NAMIBIA – The latest data from the Namibia Statistics Agency (NSA) has reported a significant decline in the overall cost of goods and services, with the Consumer Price Index (CPI) plummeting from 14.6% in March 2023 to a more manageable 4.9% in March 2024.

The food and non-alcoholic beverages category, which accounts for over 16% of the Namibian Consumer Price Index (NCPI) basket, witnessed a substantial drop in its annual inflation rate, falling from 14,6% in March 2023 to a more manageable 4,9% in March 2024,” said Alex Shimuafeni, general statistician of NSA.

This reduction has translated into tangible benefits for Namibians, particularly in accessing essential items.

According to Shimuafeni, this decrease can be attributed to lower prices for staples like bread, maize meal and cooking oil.

One standout example is the price of pure sunflower oil (750 ml) in different Zones, a staple in many households.

In Zone 2 (Khomas), consumers now pay N$31.76 (US$1.69), down from a staggering N$41.85 (US$2.22) in 2022, a notable decrease attributed to the stabilization of global markets following the war in Ukraine.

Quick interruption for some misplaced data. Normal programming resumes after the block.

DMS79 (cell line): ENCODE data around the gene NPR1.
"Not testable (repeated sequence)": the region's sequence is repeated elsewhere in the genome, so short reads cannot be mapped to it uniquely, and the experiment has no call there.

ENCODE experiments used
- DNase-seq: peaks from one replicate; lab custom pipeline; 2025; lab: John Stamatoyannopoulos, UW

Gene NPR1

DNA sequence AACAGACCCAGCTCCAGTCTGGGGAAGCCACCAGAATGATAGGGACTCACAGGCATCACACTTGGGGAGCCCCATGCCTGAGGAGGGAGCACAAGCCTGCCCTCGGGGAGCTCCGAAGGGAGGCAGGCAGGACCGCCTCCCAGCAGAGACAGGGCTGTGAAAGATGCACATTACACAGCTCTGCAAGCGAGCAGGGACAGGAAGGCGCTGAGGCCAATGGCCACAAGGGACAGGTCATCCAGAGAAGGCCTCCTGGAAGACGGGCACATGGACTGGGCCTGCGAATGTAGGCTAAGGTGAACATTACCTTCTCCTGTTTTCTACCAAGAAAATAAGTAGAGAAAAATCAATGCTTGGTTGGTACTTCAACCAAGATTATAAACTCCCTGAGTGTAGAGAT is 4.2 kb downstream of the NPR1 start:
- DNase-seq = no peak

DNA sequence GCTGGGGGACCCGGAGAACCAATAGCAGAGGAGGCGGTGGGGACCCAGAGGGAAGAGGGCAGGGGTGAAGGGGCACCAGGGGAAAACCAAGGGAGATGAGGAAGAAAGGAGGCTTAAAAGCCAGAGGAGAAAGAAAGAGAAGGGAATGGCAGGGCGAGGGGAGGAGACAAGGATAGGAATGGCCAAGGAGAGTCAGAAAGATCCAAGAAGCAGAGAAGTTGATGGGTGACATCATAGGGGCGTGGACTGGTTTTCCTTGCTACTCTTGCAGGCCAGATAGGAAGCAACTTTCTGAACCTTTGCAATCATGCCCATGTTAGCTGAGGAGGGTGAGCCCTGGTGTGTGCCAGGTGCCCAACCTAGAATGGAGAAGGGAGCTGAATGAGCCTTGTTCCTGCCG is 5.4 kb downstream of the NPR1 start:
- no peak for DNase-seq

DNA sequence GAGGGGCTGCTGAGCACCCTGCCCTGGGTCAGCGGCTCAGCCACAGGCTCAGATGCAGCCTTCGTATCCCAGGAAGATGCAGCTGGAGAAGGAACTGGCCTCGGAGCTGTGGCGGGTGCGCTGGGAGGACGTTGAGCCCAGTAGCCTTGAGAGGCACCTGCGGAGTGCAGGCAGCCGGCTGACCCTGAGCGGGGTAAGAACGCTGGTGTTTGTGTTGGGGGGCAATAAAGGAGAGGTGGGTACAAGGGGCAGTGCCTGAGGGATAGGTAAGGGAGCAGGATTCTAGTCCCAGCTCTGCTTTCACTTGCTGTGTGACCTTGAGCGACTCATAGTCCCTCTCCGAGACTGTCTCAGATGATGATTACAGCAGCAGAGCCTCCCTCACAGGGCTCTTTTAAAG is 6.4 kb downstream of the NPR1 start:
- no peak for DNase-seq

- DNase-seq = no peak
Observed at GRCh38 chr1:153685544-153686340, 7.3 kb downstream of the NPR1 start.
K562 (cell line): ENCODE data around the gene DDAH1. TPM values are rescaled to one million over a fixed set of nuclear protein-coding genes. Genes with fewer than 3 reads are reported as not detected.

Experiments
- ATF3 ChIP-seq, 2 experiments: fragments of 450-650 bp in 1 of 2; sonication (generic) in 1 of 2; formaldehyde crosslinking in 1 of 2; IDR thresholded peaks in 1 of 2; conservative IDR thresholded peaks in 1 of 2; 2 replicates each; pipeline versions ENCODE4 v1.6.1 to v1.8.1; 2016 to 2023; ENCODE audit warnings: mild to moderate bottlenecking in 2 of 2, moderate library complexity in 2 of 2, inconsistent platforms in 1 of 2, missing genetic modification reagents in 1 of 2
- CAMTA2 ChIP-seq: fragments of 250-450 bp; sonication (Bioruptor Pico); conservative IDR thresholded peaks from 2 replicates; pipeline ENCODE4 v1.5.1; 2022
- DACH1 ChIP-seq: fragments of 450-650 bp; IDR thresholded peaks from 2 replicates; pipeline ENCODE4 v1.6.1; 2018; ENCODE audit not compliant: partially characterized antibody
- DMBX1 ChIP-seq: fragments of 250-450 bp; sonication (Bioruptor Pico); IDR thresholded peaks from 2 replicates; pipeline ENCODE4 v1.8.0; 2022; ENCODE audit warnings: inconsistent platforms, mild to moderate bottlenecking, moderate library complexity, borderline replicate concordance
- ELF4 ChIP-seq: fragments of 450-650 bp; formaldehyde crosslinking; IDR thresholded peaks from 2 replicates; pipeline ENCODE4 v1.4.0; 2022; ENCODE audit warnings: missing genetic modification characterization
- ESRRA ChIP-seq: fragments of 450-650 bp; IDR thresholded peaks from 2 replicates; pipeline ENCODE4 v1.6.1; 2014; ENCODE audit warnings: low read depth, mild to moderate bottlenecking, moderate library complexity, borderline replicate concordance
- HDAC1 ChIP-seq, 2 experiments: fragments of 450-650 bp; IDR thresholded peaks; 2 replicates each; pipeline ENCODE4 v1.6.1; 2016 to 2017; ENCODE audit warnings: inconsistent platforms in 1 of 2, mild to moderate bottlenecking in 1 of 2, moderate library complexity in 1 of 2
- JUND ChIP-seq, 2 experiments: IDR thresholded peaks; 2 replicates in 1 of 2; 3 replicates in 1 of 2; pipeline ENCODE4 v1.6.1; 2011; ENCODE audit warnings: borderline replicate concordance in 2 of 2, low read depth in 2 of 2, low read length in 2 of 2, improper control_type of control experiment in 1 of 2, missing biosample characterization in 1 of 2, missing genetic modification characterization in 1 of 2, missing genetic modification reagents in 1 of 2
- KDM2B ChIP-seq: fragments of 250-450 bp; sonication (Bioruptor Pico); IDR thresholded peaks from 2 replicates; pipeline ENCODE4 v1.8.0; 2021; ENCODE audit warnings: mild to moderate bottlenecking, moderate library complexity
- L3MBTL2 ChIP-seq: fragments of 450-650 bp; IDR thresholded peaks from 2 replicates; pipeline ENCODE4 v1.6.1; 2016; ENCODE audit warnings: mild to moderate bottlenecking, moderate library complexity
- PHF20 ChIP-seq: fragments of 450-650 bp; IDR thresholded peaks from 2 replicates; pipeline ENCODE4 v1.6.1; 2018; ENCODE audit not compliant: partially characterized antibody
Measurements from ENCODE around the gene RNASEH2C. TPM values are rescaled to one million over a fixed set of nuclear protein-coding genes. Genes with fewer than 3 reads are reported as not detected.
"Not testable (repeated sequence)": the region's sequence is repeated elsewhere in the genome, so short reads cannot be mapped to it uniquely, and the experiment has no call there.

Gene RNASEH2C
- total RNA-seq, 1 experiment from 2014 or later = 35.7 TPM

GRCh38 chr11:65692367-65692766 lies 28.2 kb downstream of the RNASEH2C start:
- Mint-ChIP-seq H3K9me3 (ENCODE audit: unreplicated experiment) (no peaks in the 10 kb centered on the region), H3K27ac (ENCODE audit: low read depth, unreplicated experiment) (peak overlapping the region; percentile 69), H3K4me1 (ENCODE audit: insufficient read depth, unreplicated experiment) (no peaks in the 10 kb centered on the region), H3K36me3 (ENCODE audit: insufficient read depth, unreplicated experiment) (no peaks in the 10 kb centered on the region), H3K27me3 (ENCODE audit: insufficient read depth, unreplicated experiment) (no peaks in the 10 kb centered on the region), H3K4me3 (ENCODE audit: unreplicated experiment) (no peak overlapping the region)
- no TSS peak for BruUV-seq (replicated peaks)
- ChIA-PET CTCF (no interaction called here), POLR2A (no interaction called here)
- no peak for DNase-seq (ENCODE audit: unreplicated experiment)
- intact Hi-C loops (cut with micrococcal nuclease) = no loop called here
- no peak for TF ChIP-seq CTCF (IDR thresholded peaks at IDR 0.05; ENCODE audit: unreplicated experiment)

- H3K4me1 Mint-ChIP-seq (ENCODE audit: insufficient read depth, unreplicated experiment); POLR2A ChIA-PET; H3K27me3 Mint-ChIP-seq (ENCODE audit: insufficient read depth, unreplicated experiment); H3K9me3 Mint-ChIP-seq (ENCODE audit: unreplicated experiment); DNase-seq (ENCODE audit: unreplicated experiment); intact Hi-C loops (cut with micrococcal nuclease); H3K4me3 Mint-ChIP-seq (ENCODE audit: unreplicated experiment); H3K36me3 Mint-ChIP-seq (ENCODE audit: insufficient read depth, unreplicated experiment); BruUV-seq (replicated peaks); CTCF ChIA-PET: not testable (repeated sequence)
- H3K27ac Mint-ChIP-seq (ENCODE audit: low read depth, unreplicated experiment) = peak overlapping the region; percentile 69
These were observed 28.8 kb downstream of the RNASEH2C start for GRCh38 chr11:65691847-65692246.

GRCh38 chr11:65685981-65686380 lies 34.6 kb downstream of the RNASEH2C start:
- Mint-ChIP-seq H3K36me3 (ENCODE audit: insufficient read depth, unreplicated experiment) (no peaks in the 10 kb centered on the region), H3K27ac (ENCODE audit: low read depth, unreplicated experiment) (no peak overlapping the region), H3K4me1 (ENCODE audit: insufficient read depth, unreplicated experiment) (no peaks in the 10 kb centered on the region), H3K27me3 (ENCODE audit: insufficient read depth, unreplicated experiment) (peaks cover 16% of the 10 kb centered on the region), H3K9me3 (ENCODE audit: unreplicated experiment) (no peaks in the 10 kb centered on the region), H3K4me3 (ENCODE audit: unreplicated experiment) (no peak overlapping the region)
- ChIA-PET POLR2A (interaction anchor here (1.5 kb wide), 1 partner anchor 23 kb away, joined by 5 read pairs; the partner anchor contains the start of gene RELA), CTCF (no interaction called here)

Similarly, prices in Zone 3 (Kharas, Erongo, Hardap, Omaheke regions) have fallen to N$30.90 (US$1.64) and in Zone 1 (Kavango East, Kavango West, Kunene, Ohangwena, Omusati, Oshana, Oshikoto, Otjozondjupa, and Zambezi regions) to N$30.38 (US$1.61).

Statisticians credit this positive shift to various factors, including a drop in inflation within the food and transportation sectors.

Bread prices, on the other hand, have stabilized after a previous surge, while the transportation category, representing 14.3% of the NCPI basket, now shows a moderate 4.3% inflation rate, down from 9.2% in March 2023.

However, not all sectors saw decreases. Sugar prices continued their upward trend, with inflation reaching 7.7% in March 2024.

“The slowdown in inflation is a positive sign for the Namibian economy. It suggests a potential stabilisation in prices, offering some relief to consumers who have been grappling with rising costs,” said Shimuafeni.

He added that this trend could boost consumer spending, leading to a potential increase in economic activity in the country.

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